The plot of Deflektor has the player debugging a computer which uses laser beams rather than wires to transmit information. Each screen has a laser generator and a receiver which have to be connected by deflecting the laser around obstacles which absorb light and cause the generator to overheat.
Rotatable minors are scattered about the screen and the player uses these to bounce the beam onto destructible spheres. When all the spheres are destroyed, the receiver's optical sensor is unblocked and the screen can be completed. Further on into the game, bugs appear which sit on the mirrors and twist them to completely the wrong angle.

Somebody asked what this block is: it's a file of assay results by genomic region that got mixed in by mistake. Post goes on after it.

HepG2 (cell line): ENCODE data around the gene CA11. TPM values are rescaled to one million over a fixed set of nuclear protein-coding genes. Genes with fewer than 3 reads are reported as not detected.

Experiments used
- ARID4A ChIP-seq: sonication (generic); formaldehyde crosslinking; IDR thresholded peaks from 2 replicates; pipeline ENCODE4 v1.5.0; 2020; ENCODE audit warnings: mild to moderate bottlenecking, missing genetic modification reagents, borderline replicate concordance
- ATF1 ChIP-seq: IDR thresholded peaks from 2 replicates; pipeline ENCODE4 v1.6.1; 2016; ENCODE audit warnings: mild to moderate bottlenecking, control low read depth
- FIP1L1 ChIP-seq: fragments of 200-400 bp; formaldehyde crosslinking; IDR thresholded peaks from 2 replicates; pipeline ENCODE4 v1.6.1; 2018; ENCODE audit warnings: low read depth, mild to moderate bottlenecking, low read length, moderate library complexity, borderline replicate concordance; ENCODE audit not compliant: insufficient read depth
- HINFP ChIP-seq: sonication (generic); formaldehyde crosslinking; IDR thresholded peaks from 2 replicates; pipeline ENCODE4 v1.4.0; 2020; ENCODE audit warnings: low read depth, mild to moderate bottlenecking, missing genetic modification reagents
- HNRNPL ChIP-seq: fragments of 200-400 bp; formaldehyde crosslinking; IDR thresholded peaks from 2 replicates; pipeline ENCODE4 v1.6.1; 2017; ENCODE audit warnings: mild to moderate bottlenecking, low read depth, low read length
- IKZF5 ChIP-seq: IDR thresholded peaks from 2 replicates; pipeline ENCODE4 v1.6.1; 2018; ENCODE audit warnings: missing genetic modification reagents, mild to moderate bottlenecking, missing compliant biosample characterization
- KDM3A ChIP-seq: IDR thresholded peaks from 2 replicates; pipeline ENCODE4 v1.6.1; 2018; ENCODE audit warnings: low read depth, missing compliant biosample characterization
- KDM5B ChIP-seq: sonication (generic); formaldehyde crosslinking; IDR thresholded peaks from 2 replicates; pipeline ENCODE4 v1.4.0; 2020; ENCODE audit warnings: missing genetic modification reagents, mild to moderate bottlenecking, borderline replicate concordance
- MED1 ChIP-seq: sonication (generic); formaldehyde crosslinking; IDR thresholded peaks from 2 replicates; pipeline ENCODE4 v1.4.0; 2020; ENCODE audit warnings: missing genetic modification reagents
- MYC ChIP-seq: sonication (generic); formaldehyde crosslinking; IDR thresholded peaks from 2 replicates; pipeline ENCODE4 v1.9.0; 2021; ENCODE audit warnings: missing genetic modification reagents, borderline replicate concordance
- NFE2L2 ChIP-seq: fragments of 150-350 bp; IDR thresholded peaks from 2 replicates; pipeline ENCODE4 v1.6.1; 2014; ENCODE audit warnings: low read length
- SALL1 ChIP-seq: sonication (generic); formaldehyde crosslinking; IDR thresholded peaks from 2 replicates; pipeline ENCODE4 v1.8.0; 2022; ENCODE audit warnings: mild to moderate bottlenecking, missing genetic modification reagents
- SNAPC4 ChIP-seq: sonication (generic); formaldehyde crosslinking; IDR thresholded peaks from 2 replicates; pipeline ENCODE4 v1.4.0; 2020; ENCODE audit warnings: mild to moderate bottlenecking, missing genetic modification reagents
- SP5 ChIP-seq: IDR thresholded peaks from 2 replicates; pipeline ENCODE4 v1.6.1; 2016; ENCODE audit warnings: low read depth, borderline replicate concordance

This is a very well presented game with a strikingly good concept behind it - the more leisurely pace leaves greater room for collected thought than some of the other games we've looked at. However, even though there are many different screens, after a while the action becomes frustrating because instead of the mirrors moving totally smoothly, they jump several degrees at a time, causing the beam to miss an object which looks within reach.
For the most part, the game insists on the player finding the single route through the screen, and the resultant loss of flexibility is sorely missed.